Education reformer Marshall Tuck and union-backed candidate Tony Thurmond will face off in the fall in the race for State Superintendent of Public Instruction, while ed reform Democrat Antonio Villaraigosa placed third and was eliminated in the governor’s race, which will now be between Democrat Gavin Newsom and Republican John Cox in November. Tuck, an education reformer who led Los Angeles school turnaround efforts, was ahead with 37 percent to Thurmond’s 34 percent, with 97 percent of precincts reporting, according to LA School Report. Meanwhile, Villaraigosa conceded his race just before 11 p.m. Read more here.Read More
EdSource is hosting an online conversation with Marshall Tuck and Tony Thurmond, leading candidates for state superintendent of public instruction on May 23 at 9:30 a.m. To view and participate click on this page at that time.
EdSource’s John Fensterwald and Louis Freedberg will ask about their positions on critical issues and their visions for California’s public schools. The state superintendent leads the California Department of Education, which oversees the state’s nearly 1,000 school districts and more than 10,000 public schools.
The two candidates will answer questions on how they plan to raise student achievement and guide California’s schools in the era of local control. Email EdSource with your questions for the candidates at email@example.com.
The broadcast will go live May 23 at 9:30 am. The primary election is June 5.Read More
Speak UP recently sat down with Marshall Tuck, a candidate for State Superintendent of Public Instruction, to discuss the state of education in CA, teacher tenure laws, ways to improve low-performing schools and the role parents play in education policy. This is part two of our two-part interview. Part one can be read here. The primary election is June 5.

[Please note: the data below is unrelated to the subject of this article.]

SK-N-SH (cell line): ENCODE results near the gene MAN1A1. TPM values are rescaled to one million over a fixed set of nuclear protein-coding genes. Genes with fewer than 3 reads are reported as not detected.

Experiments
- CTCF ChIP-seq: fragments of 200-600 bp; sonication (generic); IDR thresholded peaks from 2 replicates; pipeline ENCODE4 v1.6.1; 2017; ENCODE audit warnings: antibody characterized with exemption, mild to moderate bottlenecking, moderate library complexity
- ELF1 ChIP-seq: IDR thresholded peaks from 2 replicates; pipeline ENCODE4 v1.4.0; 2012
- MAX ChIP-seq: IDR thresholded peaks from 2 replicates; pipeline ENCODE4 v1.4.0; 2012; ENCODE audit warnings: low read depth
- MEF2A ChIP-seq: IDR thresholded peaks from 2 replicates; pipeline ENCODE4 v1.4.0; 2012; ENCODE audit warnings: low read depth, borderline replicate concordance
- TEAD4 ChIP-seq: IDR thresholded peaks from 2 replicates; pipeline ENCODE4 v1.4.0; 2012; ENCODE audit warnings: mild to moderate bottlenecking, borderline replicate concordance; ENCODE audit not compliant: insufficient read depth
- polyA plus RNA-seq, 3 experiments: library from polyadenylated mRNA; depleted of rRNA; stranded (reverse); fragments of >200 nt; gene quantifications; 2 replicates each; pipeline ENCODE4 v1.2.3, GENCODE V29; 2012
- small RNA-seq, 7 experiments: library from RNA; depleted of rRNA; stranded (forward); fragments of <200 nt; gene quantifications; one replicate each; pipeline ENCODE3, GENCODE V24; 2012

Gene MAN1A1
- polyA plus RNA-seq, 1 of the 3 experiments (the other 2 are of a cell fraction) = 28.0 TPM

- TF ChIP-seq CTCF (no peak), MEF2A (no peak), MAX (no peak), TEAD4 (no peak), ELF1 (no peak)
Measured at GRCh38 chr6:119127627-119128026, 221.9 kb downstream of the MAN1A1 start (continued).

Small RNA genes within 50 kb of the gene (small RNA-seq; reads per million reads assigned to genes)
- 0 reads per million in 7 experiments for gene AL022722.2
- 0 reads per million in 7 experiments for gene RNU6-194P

Speak UP: Are you the only qualified candidate who's really deeply familiar with LAUSD?
Marshall: Definitely. I've been working in public schools in L.A since 2002, and so both as someone who's worked in charter schools and in L.A. Unified, who's led the Partnership, who's been very active with the leaders of L.A. Unified, with our school board members, and then who's also a parent in L.A Unified. As far as understanding public schools in Los Angeles, I think I have a very strong resume for that job. I worked in schools for a long time, but now having a lens as the father of Mason Tuck, it’s definitely broadened and expanded my perspective and understanding of public schools. There's so much love there, you want so much for your son to have a strong experience in school, and so it gives you a different lens.
Speak UP: Your son attends Beethoven, which is a traditional neighborhood LAUSD school. How did you choose this school for your son?